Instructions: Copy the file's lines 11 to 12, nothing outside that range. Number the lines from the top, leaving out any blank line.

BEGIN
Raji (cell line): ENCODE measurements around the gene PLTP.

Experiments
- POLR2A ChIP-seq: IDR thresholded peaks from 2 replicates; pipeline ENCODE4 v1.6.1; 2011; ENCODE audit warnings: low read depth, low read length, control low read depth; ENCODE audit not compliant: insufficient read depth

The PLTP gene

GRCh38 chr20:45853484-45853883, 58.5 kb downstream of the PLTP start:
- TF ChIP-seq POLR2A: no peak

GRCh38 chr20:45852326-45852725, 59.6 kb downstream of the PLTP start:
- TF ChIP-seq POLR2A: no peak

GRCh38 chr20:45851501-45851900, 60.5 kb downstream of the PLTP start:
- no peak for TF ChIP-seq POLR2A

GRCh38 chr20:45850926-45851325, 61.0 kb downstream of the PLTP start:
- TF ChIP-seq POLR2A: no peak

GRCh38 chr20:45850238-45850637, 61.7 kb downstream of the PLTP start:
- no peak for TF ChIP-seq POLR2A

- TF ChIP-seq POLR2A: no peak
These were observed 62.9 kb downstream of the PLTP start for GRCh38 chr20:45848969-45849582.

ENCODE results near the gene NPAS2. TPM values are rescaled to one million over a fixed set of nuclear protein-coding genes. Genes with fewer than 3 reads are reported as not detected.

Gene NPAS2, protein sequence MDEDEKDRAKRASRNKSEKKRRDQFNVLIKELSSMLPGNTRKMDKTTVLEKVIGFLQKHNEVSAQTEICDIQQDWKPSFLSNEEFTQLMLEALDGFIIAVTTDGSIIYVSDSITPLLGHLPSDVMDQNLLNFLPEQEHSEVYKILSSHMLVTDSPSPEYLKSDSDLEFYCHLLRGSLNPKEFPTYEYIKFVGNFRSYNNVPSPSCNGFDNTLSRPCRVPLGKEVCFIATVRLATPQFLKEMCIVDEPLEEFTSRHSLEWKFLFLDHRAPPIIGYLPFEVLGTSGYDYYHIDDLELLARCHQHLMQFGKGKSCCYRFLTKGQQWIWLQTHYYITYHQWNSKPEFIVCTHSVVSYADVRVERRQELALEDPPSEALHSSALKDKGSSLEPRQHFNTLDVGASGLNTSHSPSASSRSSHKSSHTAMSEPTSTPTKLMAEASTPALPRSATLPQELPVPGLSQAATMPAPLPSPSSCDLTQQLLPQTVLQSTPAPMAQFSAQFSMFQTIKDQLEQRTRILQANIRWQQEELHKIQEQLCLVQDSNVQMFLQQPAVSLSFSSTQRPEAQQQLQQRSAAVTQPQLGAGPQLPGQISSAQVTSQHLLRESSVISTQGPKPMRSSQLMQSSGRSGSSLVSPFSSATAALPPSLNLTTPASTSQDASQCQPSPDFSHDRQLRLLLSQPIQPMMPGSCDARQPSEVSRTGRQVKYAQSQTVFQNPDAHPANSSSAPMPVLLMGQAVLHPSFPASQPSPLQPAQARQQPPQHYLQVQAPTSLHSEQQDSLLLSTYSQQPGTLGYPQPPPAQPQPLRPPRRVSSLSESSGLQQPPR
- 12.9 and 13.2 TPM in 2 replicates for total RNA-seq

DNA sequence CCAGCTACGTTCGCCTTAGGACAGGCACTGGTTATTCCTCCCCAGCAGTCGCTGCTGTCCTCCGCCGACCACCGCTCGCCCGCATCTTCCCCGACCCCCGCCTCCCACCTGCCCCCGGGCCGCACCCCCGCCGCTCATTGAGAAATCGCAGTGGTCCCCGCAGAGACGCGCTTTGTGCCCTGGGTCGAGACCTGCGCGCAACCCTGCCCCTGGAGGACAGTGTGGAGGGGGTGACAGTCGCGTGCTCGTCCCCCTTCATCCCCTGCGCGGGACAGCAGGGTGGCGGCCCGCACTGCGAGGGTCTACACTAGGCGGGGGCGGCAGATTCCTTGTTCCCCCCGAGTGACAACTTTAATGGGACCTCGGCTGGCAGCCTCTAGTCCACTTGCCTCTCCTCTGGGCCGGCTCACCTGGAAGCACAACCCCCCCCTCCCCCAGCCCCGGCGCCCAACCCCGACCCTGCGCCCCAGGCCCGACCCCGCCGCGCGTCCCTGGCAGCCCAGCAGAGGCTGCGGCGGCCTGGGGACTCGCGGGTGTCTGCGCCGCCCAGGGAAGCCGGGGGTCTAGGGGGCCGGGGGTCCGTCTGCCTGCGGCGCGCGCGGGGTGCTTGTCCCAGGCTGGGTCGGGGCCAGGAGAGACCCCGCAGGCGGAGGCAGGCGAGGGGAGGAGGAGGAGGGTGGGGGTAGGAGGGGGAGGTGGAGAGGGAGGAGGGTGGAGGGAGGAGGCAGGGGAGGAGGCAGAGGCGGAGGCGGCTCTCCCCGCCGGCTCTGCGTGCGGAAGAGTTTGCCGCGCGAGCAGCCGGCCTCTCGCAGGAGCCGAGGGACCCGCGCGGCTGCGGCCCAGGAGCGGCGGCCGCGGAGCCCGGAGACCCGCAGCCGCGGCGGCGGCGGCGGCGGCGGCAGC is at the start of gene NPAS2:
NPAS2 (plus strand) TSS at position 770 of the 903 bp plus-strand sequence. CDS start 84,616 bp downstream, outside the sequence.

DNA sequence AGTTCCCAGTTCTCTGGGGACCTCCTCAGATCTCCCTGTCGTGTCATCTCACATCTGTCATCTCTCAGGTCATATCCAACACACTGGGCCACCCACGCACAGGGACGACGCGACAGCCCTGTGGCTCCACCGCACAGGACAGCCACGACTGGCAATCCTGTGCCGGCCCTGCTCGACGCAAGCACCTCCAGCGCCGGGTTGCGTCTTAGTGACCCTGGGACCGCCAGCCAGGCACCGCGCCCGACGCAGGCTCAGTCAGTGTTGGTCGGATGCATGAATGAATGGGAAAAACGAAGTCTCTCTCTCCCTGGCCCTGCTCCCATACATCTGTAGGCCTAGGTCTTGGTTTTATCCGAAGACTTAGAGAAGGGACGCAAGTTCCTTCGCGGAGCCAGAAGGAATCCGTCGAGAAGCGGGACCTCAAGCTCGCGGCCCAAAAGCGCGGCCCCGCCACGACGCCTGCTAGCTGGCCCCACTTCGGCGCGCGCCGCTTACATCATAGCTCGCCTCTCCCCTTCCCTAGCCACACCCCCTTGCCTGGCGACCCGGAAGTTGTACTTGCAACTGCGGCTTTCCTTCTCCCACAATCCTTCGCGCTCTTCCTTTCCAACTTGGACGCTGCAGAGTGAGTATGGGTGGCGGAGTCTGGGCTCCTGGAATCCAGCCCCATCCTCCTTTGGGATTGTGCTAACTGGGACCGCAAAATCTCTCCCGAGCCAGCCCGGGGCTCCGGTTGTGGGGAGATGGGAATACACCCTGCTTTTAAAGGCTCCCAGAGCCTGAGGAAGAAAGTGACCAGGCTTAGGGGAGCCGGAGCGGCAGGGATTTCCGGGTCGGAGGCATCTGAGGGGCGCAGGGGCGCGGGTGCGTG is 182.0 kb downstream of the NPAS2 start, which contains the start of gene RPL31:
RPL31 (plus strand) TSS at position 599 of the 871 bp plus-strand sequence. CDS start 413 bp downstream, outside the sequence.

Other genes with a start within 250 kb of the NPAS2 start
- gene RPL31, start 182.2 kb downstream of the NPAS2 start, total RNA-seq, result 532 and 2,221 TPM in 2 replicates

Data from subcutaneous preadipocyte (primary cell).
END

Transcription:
GRCh38 chr20:45850926-45851325, 61.0 kb downstream of the PLTP start:
- TF ChIP-seq POLR2A: no peak